The Sunday Edition

Exploring the soundtracks of political dissent

Political protests have seized the streets of major cities around the world. Hong Kong, Beirut, Baghdad, Tehran and Santiago, Chile, to name just a few. And these political movements have soundtracks. Music scholar Katia Chornik -- a classically trained violinist whose parents did time as political prisoners in Chile, discusses the songs that have inspired Chileans from the days of the Pinochet dictatorship to the protests roiling the country today.
A man plays the saxophone as demonstrators take part in a protest against Chile's government in Santiago, Chile, November 20, 2019. (Pablo Sanhueza/Reuters)
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Late at night, in defiance of a curfew imposed under martial law, Chilean soprano Ayleen Jovita Romero stood by her open bedroom window and sang her heart out

When she finished, cheers from the surrounding apartment blocks filled the night sky.

She was singing a famous piece called "El Derecho de Vivir en Paz", or "The Right to Live in Peace", by beloved Chilean musician Víctor Jara. It has become an anthem during the anti-government protests currently gripping Chile, and a group of Chilean musicians recorded a new version with lyrics that speak to the current protests.

The protests began in early October, sparked by a fare increase for the Santiago subway, and quickly transformed into a country-wide uprising about inequality. After several metro stations were burned, the government imposed martial law — for the first time since the dictatorship of Augusto Pinochet.

"It has been very moving to see this movement soundtracked with songs that are so relevant in the collective memory of Chileans," said Katia Chornik, a music scholar and cultural historian associated with the University of Manchester.

Chornik told The Sunday Edition's host Michael Enright there is a long tradition of people singing Jara's songs at protests, but "El Derecho de Vivir en Paz" is especially resonant today.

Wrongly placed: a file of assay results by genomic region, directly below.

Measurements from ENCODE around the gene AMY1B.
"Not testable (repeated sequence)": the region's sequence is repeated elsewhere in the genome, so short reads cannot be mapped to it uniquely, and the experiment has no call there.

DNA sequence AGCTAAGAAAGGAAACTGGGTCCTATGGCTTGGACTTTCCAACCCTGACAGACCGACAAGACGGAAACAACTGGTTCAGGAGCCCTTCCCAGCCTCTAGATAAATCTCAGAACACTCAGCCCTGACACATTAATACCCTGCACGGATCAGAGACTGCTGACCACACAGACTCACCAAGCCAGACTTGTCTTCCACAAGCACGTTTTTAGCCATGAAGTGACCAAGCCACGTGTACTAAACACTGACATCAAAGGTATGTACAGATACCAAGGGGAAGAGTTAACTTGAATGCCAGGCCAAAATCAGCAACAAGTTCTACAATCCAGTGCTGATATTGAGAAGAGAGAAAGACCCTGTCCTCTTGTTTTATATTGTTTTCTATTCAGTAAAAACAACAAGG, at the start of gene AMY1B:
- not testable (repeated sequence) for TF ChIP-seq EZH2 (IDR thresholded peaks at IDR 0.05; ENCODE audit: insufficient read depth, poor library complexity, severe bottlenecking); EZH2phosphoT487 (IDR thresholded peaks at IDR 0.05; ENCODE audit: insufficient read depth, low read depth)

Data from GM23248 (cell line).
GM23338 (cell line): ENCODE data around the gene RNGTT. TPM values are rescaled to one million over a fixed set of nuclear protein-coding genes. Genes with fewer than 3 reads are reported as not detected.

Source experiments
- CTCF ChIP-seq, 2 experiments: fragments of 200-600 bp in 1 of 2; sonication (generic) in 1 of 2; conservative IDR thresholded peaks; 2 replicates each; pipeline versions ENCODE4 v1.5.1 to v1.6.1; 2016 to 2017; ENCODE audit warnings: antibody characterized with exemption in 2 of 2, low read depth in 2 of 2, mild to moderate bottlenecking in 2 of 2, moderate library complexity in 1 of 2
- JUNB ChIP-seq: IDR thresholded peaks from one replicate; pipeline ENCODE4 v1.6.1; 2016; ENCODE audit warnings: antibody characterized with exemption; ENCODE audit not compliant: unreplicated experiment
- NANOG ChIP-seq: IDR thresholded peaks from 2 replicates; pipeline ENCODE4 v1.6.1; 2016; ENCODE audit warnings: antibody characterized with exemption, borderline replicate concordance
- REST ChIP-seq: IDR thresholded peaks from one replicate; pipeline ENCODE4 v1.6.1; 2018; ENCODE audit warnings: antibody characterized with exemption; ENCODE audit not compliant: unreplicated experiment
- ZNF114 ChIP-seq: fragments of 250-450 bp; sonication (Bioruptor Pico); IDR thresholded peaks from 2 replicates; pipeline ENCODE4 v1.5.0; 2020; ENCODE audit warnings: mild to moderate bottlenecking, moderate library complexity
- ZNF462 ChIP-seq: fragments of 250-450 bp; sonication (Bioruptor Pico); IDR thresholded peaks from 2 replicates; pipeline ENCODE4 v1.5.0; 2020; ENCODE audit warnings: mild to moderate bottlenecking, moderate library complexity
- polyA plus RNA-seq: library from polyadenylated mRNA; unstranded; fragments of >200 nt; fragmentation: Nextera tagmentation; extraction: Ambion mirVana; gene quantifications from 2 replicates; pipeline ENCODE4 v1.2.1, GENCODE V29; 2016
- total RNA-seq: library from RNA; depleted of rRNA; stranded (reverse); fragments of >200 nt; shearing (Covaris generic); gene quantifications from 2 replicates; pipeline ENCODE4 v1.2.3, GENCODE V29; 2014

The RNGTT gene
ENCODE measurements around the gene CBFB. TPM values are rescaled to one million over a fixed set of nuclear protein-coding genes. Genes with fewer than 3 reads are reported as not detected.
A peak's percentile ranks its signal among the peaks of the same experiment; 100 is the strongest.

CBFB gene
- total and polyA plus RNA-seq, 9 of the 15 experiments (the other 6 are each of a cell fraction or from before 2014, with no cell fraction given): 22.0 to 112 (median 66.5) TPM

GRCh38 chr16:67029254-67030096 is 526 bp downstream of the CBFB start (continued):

Víctor Lidio Jara Martínez was a Chilean teacher, theatre director, poet, singer-songwriter, and political activist. (STR New/Reuters Pictures Archive)

"This particular song was written originally in the context of the Vietnam War. He's pretty explicit in its message about peace, and unfortunately there has been a lot of violence from the part of the police and the armed forces. This violence is reminiscent of the very high level of repression during the dictatorship," she said. 

"Víctor Jara was one of the most notorious victims of the regime. He was assassinated just a couple of days after the coup … They recognized the power of music. The authorities probably thought he had too much power."

Music from the detention centres 

Chornik is the director of Cantos Cautivos a bilingual archive of music and testimonies from detention centres in the Pinochet era. She is also the author of the forthcoming book Captive Songs: Music in Political Detention Centres in Pinochet's Chile.

She said it's no surprise people turned to music for solace, courage and connection in the detention centres.

Music is a very human activity. I think people, in even in the most horrible conditions, still make music, and the most common thing is to sing.- Katia Chornik

"Music is a very human activity," she said. "I think people, in even in the most horrible conditions, still make music, and the most common thing is to sing."

She first began researching the role music played in the detention centres after reading a biography of Alma Rosé, the director of the women's orchestra at Auschwitz.

"Somehow that struck a chord, and I realized that … I was trying to get to a much more direct story, which was the story of my parents," she said.

Before she was born, both her parents were imprisoned in detention centres for opposing the Pinochet dictatorship.